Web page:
JJ stood in line to vote for the President of the United States. There were about fifty people there and the polls were about to open. His phone buzzed. “It’s 7:00 AM, man, what the fuck,” he said. The old guy nearby looked at him.
“You’re awake,” Carl said.
“I’m in line, waiting to vote.”
“Oh yeah,” said Carl. “Listen. I’m sleepin on the couch. I’m gonna leave tonight but I can’t go to my mom’s.”
A voice boomed from the front of the line, “The Registrar of Voters from ____shire County proclaims the polls for Precinct 5 open!” There was a smattering of 7:00 AM applause and people began to shuffle forward.
“I know she’s fuckin him. I just know it. That little shit won’t even look me in the eye. I just know it,” Carl was saying.
“Listen,” JJ said. “I can’t really talk. I gotta vote…” He was nearing the entrance to the cafeteria.
“I can’t stay with my mom. It’s fuckin demeaning. I can’t stay here. I’ll fuckin stab her or something…”
“Listen,” JJ said as he turned the corner into the cafeteria. “I can’t talk. I’m going in now. To vote.”
“I can’t stay here and I can’t go there. Do you fuckin hear me?”
“Sir!,” a voice boomed. It was the Registrar of voters from _____shire County. “No phones in the polling place.”
“Gotta go,” JJ said.
“…your place,” Carl was saying when JJ hung up.
JJ gave them his address and name and they gave him a ballot. He walked to the little desk with blinders. He cast his vote for President of the United States of America and looked around the room at the earnest citizens hunched over their own ballots filling in the ovals with vigor and concentration. He looked over the rest of the ballot. The Registrars, Representatives, Council Members, Sheriffs, and Senators didn’t move him, though he paused at a familiar name. A vaguely unpleasant sensation, like seeing a remarkably large road kill, maybe a fat possum, passed through him. Yes, that was the guy with the nanny…no…he was the one who said something about rape…maybe…didn’t he have a Nazi father? Oh, fuck it. JJ just took the ballot to the checkout desk.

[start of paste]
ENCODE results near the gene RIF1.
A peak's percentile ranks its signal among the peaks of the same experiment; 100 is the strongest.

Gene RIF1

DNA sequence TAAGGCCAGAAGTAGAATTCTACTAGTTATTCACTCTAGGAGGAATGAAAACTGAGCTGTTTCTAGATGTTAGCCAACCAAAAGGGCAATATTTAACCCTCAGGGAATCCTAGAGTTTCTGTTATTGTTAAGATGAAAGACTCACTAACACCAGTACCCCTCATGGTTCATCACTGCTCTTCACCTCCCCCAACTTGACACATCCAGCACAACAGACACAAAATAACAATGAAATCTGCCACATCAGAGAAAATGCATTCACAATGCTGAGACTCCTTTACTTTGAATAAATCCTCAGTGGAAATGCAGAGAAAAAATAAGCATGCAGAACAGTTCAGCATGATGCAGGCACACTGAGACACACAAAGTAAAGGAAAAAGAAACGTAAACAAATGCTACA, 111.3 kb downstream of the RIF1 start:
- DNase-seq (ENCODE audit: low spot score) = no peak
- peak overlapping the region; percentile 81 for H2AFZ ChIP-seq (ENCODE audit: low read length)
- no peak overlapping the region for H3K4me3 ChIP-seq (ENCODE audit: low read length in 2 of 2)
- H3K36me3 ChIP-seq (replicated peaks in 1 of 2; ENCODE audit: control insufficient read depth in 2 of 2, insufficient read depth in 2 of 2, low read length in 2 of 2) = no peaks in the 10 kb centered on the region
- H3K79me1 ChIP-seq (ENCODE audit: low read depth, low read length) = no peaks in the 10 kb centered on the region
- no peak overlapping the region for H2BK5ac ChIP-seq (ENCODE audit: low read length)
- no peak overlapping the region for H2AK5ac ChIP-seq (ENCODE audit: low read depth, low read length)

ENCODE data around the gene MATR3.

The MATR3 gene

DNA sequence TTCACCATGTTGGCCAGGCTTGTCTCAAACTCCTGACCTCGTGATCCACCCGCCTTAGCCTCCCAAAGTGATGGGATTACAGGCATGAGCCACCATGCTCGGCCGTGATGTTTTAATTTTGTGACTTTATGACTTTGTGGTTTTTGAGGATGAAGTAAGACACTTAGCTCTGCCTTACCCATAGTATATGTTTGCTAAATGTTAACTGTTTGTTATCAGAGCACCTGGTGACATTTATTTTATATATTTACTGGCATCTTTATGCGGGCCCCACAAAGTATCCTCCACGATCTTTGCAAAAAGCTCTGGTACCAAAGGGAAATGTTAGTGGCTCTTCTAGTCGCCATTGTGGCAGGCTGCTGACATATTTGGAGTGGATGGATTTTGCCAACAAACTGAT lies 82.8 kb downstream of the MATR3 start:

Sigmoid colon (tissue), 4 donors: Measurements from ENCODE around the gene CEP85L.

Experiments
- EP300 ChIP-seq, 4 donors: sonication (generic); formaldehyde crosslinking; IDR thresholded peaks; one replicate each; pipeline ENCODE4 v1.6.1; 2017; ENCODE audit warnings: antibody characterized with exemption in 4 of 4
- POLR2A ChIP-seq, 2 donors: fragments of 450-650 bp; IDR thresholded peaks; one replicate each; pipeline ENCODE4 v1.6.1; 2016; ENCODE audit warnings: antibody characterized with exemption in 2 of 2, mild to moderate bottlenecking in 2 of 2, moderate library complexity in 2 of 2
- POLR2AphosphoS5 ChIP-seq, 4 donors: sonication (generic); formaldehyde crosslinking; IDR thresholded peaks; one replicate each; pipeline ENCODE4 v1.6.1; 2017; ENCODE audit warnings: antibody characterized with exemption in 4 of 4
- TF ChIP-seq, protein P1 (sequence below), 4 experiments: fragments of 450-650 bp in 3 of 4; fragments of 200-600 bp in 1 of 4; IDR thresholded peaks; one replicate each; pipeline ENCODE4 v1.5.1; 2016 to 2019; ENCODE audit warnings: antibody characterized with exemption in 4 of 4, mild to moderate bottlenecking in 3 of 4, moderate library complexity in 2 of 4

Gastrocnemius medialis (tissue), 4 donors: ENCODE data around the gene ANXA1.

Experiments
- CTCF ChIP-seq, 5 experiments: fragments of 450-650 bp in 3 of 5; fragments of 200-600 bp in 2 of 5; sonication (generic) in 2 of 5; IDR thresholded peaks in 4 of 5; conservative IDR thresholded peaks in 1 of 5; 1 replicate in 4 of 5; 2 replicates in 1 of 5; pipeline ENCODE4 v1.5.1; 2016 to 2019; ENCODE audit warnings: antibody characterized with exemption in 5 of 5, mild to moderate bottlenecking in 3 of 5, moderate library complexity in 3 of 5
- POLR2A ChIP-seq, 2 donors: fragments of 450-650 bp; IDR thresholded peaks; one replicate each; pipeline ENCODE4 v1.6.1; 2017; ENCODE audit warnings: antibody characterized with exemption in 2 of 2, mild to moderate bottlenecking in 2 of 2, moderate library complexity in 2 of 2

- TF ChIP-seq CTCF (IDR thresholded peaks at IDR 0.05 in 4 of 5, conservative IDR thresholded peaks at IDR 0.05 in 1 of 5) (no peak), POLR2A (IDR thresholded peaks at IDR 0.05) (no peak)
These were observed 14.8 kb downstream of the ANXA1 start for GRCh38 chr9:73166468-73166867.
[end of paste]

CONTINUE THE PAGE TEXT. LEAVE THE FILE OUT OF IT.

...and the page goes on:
“You’re the third voter from the precinct,” the lady said as she crossed off his name.
“It’s a dirty job, but someone’s gotta do it,” JJ said.
She frowned and pointed. “Insert the ballot into that machine.”
The man in front of JJ was having a hard time getting the machine to accept his ballot. He had a stained coat and gray hair matted on one side of his head. “The machines…these machines,” he groaned. “Hey,” he yelled. “Can I get a person over here?” Then, turning to JJ, “This fucking machine.” The machine looked suspiciously like a paper shredder.
The man got his ballot in and JJ inserted his own. He took an “I voted” sticker from a plastic bowl next to the door and headed out. The line had grown. “This is a big election,” JJ thought and his phone buzzed. A text from Carl.
“jj pls help need a bed”
JJ sighed and walked into the November morning. People with their campaign signs had arrived and stood just beyond a cordon of police tape. It was cold and most held a sign in one gloved hand and a coffee in the other. As JJ walked against the flow of arriving voters, his phone buzzed again, a call this time. He answered and said, with a sense of duty and a sinking heart, “Just for tonight, Carl.”